The British taluk of Valluvanad was headquartered at Perinthalmanna with a sub registrar office and a Deputy Tehsildar office at Cherpulassery ( Kacherikunnu).But over time Cherpulassery lost its place to Ottapalam. The initial importance of Cherpulassery might be due to its importance as the erstwhile capital of Nedunganad. Cherpulassery is listed as an important town in the book while Ottapalam, Pattambi and Shoranur are mentioned merely as market places or railway stations which is quiet strange in the modern sense. Other important towns are Angadipuram, Perinthalmanna, Karimpuzha, Mannarkkad and Vaniyamkulam.

Vaniyamkulam chanta is described as the largest fare in the region conducted on Thursdays with over 5000 in attendance. Here it must be noted that even Angadipuram Chanda would have 1500 attendees.There were chandas at Mankada, Kulattur, Thiruvegapura , Cherpulassery , Pattambi , Pattiripala , Ottapalam , Mannarkkad , Sreekrishnapuram and Alanallur. Other important fact is the use of cheruvannur for Shoranur, this might might only have changed in the 1900s which makes shornur the youngest of the major towns in Valluvanad.

Among festivals Thirumandam kunnu puram was the largest by far with 8000 people attending. The second comes the Mannarkad pooram with 4500 attendees and the third is a tie between koonathara Aryankavu puram and pariyanampatta puram with 3000 attendees. Other purams with over 1000 participants are Mulayankavu pooram, Muthassiyar Kavu Thalapolly , Mundakkottukurissi Cherumulayankavu puram ( Kayiliad ), Mulanjoor Bharani Vela , Chinakkattur puram, Chettallur pooram ,Thoota pooram, Cherampatta pooram , Elumbulassery Nallisery pooram and Karimbuzha utsavam. Cherpulassery Ayyappan Kavu utsavam is said to have an attendance of 2000 but there is no mention of Puthanalkkal pooram.

During the British rule roads expanded with Palakkad – Ponnani road and Palakkad – Kozhikode road being the most important. There is mention of a roads originating from Pattambi railway station to Nilambur , Kuttanad , Cherpulassery and Thritala. Railway stations at Ottapalam, Lakkidi, Cheruvannur , Pattambi are mentioned.

Though the book talks more about Kozhikode and Kannur , the smaller bits here and there about Valluvanad is quiet helpful in building the history of the region especially of the 18th and 19th century. It is a sad fact that our local history is never studied with vigour or is taught to us , it is high time that regional histories be brought to the forefront or some of the local knowledge will be lost for ever.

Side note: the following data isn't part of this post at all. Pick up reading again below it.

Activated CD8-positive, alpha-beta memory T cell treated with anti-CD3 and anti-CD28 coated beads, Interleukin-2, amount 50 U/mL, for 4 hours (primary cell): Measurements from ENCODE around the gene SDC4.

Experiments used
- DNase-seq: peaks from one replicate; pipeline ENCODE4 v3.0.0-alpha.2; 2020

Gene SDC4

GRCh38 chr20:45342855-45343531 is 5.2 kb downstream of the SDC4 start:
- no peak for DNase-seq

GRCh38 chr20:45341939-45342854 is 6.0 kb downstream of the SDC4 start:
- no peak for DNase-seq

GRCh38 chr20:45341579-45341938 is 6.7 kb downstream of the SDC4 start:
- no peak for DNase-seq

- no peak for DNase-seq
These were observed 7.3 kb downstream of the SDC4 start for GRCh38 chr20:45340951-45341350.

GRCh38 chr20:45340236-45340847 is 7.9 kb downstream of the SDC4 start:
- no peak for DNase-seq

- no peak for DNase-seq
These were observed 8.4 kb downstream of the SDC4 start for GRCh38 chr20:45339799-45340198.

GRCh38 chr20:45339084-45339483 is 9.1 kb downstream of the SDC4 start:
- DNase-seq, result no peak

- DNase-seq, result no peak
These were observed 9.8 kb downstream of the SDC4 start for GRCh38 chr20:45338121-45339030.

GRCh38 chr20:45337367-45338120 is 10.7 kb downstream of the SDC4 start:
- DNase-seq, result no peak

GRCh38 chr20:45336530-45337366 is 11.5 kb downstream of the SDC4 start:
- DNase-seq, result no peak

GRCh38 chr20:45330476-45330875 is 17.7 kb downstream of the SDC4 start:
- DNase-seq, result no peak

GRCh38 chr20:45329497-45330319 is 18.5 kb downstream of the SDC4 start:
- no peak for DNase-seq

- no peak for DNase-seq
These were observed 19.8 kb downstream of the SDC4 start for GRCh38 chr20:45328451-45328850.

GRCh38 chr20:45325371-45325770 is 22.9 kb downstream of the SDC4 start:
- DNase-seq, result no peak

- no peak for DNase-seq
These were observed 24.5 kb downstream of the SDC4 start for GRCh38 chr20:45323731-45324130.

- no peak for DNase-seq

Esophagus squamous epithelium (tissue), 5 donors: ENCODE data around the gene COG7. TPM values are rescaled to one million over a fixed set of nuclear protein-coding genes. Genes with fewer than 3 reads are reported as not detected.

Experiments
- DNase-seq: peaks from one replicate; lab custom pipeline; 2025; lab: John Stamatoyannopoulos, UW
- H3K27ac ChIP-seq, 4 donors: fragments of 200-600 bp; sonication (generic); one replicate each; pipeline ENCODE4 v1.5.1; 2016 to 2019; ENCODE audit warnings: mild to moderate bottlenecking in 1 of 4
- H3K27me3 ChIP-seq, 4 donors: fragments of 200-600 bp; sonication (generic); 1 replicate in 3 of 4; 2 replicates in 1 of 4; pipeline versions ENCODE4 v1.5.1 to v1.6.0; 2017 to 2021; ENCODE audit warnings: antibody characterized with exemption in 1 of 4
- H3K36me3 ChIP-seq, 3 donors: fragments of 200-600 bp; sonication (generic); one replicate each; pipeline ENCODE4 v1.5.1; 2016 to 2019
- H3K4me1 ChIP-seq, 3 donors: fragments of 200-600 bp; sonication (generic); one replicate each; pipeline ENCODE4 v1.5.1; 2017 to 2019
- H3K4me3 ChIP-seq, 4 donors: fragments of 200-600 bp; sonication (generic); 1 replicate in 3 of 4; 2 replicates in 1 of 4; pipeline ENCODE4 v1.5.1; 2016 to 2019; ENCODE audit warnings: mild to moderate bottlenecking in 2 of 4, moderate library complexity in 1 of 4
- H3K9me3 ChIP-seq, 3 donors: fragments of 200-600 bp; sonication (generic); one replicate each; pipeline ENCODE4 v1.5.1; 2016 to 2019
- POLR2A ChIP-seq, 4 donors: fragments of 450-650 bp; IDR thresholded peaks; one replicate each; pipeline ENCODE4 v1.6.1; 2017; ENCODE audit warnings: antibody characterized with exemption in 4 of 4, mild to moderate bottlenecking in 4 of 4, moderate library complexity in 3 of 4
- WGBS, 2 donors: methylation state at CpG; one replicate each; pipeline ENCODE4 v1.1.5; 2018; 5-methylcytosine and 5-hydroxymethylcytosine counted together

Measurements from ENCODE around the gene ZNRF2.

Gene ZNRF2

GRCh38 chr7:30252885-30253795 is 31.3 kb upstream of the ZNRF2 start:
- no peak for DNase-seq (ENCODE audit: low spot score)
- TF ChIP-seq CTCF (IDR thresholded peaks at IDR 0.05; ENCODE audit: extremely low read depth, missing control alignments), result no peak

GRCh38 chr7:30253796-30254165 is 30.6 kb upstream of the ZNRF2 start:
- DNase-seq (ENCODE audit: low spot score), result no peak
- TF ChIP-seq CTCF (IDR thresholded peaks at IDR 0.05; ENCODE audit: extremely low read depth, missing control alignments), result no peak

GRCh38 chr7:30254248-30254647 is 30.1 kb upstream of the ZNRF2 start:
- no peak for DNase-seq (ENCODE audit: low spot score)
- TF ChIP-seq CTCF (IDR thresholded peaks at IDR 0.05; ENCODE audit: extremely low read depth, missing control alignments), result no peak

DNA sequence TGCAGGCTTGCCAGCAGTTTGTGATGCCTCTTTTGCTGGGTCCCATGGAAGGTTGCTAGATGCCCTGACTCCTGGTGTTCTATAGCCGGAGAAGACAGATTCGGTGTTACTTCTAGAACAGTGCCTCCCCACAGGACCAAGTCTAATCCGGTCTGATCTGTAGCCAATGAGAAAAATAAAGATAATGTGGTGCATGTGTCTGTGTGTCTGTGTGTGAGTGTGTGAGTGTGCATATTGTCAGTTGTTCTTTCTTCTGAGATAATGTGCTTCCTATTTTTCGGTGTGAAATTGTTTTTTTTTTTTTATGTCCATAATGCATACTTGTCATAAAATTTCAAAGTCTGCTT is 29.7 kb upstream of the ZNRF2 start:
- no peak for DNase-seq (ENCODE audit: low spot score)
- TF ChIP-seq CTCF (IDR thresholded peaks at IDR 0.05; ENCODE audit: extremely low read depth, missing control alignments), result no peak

THE DONKEY NATION

India is a blemish on the face of this planet. How much i wish this ignorant mass of worthless souls be cast into the abyss of outer space. We don’t deserve democracy nor we deserve this facade of equality. The unending streams of invaders were right in conquering us as this worthless sea of humanity could be nothing more than a slave brigade.

Why should we be given the right to elect our leaders when we never learn from our mistakes?. We as a herd could easily be manipulated by political dimwits with their tacky punchlines of “Mandir ” ,”Garibi” or “Mathil” over and over again. Even after 70 years of existence we could never look past the sacred thread of caste , churning out diktats against intercaste marriages with lethal impunity , all the while hiding under the mask of benovelance. This nation of donkeys should never be called a “paradox” or an “Aberration” , it should instead be called an absurdity which should never be celebrated.

Hinduism must have met the fate of its contemporaries in Rome , Greece or the Andes where a fractured society ruled by the elites was overthrown by faiths which preached equality. I envy Indonesians who escaped its clutches and became a true egalitarian state. This billion caste worshippers could never create a true Nation state or wield power of any stature . So you stupid optimist stop dreaming of a future for this nation of miserables. Let it sink into the ocean for good.